In a rehabilitation shelter in Ghana, two children are recovering from enslavement to fishermen. But their story takes an unexpected turn when their rescuer embarks on another mission and asks the children for help. Charting the unfolding drama, The Rescue List tells a moving story of friendship and courage—transcending tropes of victimhood and illustrating what it means to love and survive.
Bales, Kevin. Disposable People: New Slavery in the Global Economy. University of California Press, 2012.
Slavery is illegal throughout the world, yet more than twenty-seven million people are still trapped in one of history’s oldest social institutions. Kevin Bales’s disturbing story of slavery today reaches from brick kilns in Pakistan and brothels in Thailand to the offices of multinational corporations. His investigation of conditions in Mauritania, Brazil, Thailand, Pakistan, and India reveals the tragic emergence of a “new slavery,” one intricately linked to the global economy. The new slaves are not a long-term investment as was true with older forms of slavery, explains Bales. Instead, they are cheap, require little care, and are disposable.
Konadu, Kwasi and Clifford C. Campbell. The Ghana Reader: History, Culture, Politics. Duke University Press, 2016.
Covering 500 years of Ghana’s history, The Ghana Reader provides a multitude of historical, political, and cultural perspectives on this iconic African nation. Whether discussing the Asante kingdom and the Gold Coast’s importance to European commerce and transatlantic slaving, Ghana’s brief period under British colonial rule, or the emergence of its modern democracy, the volume’s eighty selections emphasize Ghana’s enormous symbolic and pragmatic value to global relations. They also demonstrate that the path to fully understanding Ghana requires acknowledging its ethnic and cultural diversity and listening to its population’s varied voices.
Lawrance, Benjamin N. and Richard L. Roberts. Trafficking in Slavery’s Wake: Law and the Experience of Women and Children in Africa. Ohio University Press, 2012.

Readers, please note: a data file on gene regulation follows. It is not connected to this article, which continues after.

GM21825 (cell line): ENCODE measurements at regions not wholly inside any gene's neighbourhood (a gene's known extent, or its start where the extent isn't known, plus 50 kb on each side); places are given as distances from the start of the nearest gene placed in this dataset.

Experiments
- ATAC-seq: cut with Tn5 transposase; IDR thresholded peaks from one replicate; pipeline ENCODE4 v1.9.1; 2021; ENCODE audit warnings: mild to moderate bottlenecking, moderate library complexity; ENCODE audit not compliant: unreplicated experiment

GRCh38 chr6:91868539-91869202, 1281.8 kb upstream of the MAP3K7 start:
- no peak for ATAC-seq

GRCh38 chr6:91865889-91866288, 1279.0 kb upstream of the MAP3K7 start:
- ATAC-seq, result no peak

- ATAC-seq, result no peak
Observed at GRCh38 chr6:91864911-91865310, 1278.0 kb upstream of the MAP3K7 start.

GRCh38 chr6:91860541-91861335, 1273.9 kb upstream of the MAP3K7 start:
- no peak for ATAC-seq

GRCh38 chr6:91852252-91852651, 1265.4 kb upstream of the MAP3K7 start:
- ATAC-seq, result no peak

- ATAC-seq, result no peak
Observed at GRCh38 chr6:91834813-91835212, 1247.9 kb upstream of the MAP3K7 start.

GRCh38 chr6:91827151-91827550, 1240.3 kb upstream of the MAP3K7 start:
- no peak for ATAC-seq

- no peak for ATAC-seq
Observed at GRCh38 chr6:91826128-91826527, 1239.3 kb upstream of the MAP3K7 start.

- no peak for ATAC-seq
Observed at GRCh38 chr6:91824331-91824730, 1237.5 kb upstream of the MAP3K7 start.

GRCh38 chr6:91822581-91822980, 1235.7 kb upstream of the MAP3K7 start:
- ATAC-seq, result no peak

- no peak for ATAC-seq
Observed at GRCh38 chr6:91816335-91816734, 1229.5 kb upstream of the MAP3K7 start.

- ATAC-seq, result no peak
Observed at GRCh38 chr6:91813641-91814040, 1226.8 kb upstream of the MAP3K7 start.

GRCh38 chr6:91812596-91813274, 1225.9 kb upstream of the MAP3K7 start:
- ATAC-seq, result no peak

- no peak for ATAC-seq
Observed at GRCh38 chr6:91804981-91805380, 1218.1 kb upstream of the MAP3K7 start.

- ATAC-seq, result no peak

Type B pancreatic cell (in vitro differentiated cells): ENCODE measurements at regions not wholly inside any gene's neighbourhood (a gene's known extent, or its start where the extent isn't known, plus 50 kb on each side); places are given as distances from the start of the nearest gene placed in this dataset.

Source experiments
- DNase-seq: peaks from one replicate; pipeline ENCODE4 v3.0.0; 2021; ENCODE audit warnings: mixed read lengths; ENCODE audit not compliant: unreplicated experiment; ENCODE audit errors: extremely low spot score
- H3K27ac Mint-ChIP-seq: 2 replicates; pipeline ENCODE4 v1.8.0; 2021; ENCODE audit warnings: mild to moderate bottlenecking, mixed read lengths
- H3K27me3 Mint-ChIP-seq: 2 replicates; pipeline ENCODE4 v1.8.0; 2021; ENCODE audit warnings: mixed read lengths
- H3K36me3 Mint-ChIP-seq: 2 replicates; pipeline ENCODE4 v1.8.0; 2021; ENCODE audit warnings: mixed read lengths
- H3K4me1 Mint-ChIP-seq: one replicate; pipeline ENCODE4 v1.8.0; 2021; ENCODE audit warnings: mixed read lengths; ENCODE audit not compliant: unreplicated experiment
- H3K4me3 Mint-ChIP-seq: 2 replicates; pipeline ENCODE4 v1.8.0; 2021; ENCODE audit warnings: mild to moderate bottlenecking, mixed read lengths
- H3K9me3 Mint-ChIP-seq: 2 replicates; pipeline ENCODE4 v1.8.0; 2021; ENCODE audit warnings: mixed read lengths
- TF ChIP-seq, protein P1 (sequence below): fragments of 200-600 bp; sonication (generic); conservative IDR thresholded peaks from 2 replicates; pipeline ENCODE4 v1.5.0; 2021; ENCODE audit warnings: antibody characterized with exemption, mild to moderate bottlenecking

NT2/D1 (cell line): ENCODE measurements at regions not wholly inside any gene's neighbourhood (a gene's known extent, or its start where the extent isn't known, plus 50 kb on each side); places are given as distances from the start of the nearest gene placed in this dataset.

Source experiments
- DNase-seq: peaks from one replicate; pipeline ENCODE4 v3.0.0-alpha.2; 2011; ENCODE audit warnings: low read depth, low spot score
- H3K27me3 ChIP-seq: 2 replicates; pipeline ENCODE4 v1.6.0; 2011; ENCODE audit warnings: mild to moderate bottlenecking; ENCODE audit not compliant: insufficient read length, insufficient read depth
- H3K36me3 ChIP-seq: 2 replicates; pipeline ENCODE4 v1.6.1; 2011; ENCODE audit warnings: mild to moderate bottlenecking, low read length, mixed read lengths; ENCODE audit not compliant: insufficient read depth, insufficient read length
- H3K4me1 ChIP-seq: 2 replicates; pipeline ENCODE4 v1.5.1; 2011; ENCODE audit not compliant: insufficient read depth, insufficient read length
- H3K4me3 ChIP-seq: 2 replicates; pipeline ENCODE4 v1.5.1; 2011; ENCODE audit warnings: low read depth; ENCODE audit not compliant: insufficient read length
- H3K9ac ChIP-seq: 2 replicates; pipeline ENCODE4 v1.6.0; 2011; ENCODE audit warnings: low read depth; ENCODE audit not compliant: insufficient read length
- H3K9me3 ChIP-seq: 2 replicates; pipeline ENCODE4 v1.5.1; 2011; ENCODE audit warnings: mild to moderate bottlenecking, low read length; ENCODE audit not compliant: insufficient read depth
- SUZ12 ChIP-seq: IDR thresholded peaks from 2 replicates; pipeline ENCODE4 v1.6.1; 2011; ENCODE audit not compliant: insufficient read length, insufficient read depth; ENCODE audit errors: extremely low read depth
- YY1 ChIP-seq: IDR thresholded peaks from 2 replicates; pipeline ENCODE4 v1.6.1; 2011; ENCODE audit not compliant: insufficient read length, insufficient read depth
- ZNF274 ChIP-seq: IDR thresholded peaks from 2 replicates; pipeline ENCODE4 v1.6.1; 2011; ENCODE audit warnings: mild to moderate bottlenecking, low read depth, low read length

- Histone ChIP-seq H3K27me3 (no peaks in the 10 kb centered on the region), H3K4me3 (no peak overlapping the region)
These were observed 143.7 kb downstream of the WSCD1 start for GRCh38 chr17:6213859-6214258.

This important collection examines the ways trafficking in women and children has changed from the aftermath of the “end of slavery” in Africa from the late nineteenth century to the present.
The formal abolition of the slave trade and slavery did not end the demand for servile women and children. Contemporary forms of human trafficking are deeply interwoven with their historical precursors, and scholars and activists need to be informed about the long history of trafficking in order to better assess and confront its contemporary forms.
Okeowo, Alexis. A Moonless, Starless Sky: Ordinary Women and Men Fighting Extremism in Africa. Hachette Books, 2017.
In A Moonless, Starless Sky Okeowo weaves together four narratives that form a powerful tapestry of modern Africa: a young couple, kidnap victims of Joseph Kony’s LRA; a Mauritanian waging a lonely campaign against modern-day slavery; a women’s basketball team flourishing amid war-torn Somalia; and a vigilante who takes up arms against the extremist group Boko Haram. This debut book by one of America’s most acclaimed young journalists illuminates the inner lives of ordinary people doing the extraordinary–lives that are too often hidden, underreported, or ignored by the rest of the world.
Polman, Linda. The Crisis Caravan: What’s Wrong With Humanitarian Aid? Picador, 2011.
In her controversial, no-holds-barred exposé Linda Polman shows how a vast industry has grown up around humanitarian aid. The Crisis Caravan takes us to war zones around the globe, showing how aid operations and the humanitarian world have become a feature of military strategy. Impassioned, gripping, and even darkly absurd, journalist Linda Polman “gives some powerful examples of unconscionable assistance…a world where aid workers have become enablers of the atrocities they seek to relieve” (The Boston Globe).